Saturday, 23 January 2010

Power, Corruption and Lies: New Order of Colour

Earlier this month the Royal Mail issued a delightful set of 10 stamps celebrating classic album design from the 1960s onward. Each stamp features a vinyl (!) disc which appears outside the die-cut of the stamp. This greatly excited a dear old friend of mine, Dieter Göhre, and I got hold of a presentation pack for him.

I was was surprised that the Beatles didn’t feature in the selection, and slightly annoyed that of all the Pink Floyd covers they didn’t choose the iconic Dark Side of the Moon from 1973, which features a prism breaking white light into Newtonian colours, but The Division Bell from 1994. 
The leaflet explains that it wasn’t chosen because it was deemed too simple in comparison to others. It might also have been (pun accidental) too dark. The Royal Mail team explained that “some albums could not be included for operational reasons, for instance, designs that were too dark”.
However, I was greatly excited to see New Order’s Power, Corruption and Lies in the set. I had almost forgotten about this album, partly because I don't have it. While I respect the album as highly accomplished and influential I can’t say that I ever enjoyed listening to it. Now as in 1983 when it was released, I was much more intrigued by Peter Saville’s formidable cover design. It juxtaposes the image of a flower still life by French artist Henri Fantin-Latour ‘A Basket of Roses' painted in 1890, with a block colour system representing the band’s name and album time. This detail was used for a re-issue on CD and seems to contain additional information on the colour strip (perhaps "with bonus CD"?)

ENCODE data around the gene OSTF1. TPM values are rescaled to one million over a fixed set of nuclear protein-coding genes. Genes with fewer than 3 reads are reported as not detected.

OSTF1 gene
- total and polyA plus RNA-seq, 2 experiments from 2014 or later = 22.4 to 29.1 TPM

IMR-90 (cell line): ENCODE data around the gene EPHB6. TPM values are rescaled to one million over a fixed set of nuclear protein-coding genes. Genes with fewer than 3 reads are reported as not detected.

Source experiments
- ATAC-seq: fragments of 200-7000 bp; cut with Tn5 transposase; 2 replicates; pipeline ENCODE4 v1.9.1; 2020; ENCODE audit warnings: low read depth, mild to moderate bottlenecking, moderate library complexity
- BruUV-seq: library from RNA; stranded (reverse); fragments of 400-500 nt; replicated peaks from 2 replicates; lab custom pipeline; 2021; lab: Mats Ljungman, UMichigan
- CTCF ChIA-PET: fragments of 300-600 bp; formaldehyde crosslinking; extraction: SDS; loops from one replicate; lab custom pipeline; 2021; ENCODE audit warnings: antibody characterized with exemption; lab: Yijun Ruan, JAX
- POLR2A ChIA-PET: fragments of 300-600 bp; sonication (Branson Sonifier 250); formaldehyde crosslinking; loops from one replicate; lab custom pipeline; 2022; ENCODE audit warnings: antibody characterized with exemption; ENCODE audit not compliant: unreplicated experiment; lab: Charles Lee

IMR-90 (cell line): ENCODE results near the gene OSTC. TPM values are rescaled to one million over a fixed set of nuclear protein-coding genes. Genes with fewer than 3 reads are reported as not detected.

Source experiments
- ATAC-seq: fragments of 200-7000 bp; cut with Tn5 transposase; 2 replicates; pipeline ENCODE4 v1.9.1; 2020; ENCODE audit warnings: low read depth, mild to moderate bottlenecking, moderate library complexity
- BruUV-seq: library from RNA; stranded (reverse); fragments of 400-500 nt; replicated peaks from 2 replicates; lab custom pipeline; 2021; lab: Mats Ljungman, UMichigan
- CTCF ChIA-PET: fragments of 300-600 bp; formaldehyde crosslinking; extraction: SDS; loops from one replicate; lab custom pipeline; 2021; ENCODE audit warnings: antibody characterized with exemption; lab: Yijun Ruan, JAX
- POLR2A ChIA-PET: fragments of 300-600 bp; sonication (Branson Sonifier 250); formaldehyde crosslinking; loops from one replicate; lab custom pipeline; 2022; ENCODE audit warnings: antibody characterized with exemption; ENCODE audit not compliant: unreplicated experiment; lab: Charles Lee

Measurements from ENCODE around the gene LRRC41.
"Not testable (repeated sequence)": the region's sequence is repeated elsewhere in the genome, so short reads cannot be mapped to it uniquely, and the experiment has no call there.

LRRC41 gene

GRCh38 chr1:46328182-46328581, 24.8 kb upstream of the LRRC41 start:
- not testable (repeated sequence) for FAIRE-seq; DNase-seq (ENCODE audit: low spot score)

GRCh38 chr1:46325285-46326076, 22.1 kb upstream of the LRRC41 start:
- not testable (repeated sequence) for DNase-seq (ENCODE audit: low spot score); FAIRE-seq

The colour system could be decoded by consulting the back of the sleeve. I haven't got a copy of the album at the moment and can therefore not say much about the system, but it seems to be based on the alphabet, perhaps producing mixed shades for whole words. Apart from the stark contrast of modern typographic elements and a romanticised painting of flowers I also remember someone explaining to me once that the connection between the two elements was the colours themselves, with the New Order colour code comprising only colours present in Fantin-Latour’s painting. I wish I could remember who told me this or where I read it. Can anyone help?

I am also trying to find verification for the story of the origin of the album’s title, which itself is a link to colour and colour theory. Wikipedia notes that “The title of the album was chosen by Bernard Sumner from a 1981 conceptual art exhibition in Cologne, Germany. On the opening night of the exhibition the artist Gerhard Richter vandalized the exterior of the Kunsthalle by spray painting the text, "Power, Corruption, and Lies".”What a wonderful coincidence that years later Richter would himself use digitally arranged block colours for his design of the stained glass window in Cologne’s medieval cathedral, another juxtaposition of old and new, this time Gothic and abstract. More about coloured glass in churches later.